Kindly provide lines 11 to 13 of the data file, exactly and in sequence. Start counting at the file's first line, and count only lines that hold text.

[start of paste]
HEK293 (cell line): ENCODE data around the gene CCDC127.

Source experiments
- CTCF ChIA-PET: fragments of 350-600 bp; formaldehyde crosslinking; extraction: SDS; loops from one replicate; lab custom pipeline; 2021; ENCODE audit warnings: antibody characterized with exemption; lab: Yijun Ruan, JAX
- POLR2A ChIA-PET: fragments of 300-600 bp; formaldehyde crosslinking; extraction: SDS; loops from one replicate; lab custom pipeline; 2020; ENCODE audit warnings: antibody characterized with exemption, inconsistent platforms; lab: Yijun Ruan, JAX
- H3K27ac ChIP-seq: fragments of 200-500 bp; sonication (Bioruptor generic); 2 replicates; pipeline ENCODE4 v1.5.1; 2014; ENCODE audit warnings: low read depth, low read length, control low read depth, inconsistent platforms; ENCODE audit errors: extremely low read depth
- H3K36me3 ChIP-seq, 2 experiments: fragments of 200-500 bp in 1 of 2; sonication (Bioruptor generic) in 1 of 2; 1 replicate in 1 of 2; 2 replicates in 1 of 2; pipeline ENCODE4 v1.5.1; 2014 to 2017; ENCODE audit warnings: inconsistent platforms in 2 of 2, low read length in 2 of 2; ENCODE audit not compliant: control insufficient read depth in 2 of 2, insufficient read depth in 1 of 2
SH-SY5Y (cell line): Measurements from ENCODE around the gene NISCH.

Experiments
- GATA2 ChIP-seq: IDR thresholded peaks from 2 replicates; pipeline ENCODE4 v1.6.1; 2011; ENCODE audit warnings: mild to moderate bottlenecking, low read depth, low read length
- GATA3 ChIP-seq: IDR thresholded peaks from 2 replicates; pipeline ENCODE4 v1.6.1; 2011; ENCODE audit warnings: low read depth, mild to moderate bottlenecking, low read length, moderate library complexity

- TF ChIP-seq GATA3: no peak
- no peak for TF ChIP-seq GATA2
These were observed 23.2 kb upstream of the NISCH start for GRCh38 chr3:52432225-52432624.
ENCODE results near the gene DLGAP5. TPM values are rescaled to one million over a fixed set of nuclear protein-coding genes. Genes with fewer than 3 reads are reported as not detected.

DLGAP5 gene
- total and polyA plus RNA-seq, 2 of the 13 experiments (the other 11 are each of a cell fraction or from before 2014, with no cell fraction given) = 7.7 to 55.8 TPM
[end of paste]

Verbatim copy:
- TF ChIP-seq GATA3: no peak
- no peak for TF ChIP-seq GATA2
These were observed 23.2 kb upstream of the NISCH start for GRCh38 chr3:52432225-52432624.